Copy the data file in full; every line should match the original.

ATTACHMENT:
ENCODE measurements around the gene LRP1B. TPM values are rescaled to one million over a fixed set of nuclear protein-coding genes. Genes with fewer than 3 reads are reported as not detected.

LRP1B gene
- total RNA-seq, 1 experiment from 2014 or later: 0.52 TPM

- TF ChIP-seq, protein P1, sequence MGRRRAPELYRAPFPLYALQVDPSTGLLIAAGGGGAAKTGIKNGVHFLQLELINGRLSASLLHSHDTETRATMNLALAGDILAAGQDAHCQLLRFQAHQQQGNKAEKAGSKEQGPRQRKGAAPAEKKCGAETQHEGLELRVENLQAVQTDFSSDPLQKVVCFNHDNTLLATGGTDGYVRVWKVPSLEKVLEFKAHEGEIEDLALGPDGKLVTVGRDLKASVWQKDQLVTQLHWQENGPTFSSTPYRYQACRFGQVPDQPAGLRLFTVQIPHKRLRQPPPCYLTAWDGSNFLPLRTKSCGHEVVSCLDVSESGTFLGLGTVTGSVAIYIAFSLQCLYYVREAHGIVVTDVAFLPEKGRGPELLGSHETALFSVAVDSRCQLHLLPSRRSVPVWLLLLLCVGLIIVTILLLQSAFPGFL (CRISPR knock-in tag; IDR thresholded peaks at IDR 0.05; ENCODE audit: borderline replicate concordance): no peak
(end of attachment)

ENCODE measurements around the gene LRP1B. TPM values are rescaled to one million over a fixed set of nuclear protein-coding genes. Genes with fewer than 3 reads are reported as not detected.

LRP1B gene
- total RNA-seq, 1 experiment from 2014 or later: 0.52 TPM

- TF ChIP-seq, protein P1, sequence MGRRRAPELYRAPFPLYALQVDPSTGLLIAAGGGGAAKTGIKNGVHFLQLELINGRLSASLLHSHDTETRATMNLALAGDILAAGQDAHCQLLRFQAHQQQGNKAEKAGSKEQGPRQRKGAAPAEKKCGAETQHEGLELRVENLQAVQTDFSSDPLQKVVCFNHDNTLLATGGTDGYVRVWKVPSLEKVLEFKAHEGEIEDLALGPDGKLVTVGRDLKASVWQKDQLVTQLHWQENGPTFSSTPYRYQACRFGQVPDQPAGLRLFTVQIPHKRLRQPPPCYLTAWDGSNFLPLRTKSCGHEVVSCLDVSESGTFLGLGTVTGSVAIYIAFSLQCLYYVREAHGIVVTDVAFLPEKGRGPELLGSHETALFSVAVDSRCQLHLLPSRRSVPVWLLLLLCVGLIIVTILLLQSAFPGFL (CRISPR knock-in tag; IDR thresholded peaks at IDR 0.05; ENCODE audit: borderline replicate concordance): no peak